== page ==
Instead, he faxed a rambling letter to a local TV news station Tuesday morning describing his "tragic story" and claiming a hospital administrator told him he "should not even had bothered to come to work" and "should have blown (his) brains out." That same morning, he called his brother-in-law, investigators said, and informed him he had killed his family.

The twin boys, Benjamin and Christian, were discovered by police in an upstairs bedroom beside their mother. The twin girls, Jaszmin and Jassely, and their big sister Brittney lay on a mattress pad in another room next to their lifeless father.

'Perils and dangers'
As word got out and distraught neighbors descended on the scene, Los Angeles Mayor Antonio Villaraigosa stood at a press conference and reminded his constituents that help is available in these economic hard times. The crime, he said, should serve "as a warning and a lesson to all of us about the perils and dangers of this current situation."

Then he provided phone numbers for employment help centers in one breath, mental health professionals in the next.

Image: Lupoe family
AP file
Ervin Antonio Lupoe's Facebook Web page shows Ervin Antonio Lupoe, top left, his wife, Ana, top right, and their five children: Brittney, top, twin girls Jaszmin and Jassely and twin boys Benjamin and Christian.
Ohio Congressman Dennis Kucinich put it far more bluntly, dispatching a statement urging passage of the latest economic stimulus plan. The headline: "This Economy is Literally Killing People." It cited the Lupoe murder-suicide and other tragedies, including an elderly man who froze to death in his Michigan home because he couldn't pay his electric bill.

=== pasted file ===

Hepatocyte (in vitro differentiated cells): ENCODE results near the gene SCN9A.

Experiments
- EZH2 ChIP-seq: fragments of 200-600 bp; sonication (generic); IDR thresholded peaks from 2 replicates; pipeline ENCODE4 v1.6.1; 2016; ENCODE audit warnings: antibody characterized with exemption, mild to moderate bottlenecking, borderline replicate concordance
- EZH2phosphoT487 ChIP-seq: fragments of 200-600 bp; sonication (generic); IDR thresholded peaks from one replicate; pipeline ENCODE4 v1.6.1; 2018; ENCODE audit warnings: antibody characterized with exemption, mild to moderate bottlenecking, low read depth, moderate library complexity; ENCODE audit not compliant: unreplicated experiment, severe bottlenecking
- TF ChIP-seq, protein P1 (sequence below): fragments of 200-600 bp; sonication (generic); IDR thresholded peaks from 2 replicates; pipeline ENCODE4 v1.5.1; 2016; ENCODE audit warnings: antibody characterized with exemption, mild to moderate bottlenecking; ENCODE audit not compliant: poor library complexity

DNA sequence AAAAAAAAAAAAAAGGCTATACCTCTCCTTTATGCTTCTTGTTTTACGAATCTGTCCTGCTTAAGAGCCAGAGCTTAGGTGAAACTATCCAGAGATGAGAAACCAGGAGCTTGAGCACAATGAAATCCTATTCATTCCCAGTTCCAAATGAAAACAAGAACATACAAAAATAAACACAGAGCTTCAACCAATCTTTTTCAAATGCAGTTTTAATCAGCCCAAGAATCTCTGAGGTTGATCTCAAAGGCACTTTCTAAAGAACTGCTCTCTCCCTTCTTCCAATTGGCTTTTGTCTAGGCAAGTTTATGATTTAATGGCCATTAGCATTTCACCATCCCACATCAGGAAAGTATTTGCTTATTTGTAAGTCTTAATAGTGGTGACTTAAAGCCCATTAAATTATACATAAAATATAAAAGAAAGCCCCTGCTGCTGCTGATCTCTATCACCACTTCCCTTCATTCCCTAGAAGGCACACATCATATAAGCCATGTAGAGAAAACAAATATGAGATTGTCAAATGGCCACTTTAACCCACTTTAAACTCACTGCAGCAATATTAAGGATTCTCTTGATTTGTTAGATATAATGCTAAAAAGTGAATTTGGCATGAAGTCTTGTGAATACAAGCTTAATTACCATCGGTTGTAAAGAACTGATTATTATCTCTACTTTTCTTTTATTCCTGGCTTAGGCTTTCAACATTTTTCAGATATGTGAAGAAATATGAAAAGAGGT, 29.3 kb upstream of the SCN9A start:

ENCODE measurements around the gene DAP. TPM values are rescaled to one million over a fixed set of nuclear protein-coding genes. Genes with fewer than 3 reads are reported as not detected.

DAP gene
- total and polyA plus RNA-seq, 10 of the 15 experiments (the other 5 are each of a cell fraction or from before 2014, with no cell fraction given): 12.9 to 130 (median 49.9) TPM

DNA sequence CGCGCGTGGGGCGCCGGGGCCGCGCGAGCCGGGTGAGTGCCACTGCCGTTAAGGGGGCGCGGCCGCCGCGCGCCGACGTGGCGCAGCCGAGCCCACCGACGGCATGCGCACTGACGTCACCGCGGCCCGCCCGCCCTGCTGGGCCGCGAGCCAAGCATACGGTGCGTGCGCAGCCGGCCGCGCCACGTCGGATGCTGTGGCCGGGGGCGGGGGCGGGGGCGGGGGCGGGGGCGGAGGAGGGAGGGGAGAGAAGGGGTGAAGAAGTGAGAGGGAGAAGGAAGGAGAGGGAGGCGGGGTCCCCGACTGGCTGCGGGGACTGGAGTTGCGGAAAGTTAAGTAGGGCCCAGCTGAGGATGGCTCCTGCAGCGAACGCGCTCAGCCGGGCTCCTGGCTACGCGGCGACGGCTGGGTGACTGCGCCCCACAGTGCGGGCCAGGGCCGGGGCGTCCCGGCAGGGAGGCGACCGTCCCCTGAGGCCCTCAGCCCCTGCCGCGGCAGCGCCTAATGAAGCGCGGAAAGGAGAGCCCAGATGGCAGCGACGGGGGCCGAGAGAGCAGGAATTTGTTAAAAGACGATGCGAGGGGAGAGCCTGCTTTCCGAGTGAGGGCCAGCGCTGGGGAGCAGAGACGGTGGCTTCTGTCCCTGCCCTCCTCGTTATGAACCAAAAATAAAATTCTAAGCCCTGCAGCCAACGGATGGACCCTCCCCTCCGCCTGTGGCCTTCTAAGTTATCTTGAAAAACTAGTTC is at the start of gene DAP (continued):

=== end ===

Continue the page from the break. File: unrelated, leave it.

"Times are hard," said Rick Albis, a refinery operator in Wilmington.

Albis is helping union workers battle ConocoPhillips for better wages, and when he first heard about the carnage on McFarland Avenue, he feared that one of his co-workers had pulled the trigger. "Everybody is feeling the squeeze," he said.

When Robert Banuelos lost steady employment as a furniture mover, he moved back in with his mother, one street over from McFarland Avenue. He rode his bike to buy a prayer candle to place in front of the Lupoe house.

"If you're single, you can take care of yourself," he said. "But you've got a family ... and a wife? Going to the market, you're struggling just to buy the necessities. You have to say, 'OK, I can't buy that; I can buy this.' And by the time you walk out of the store, you're still feeling miserable."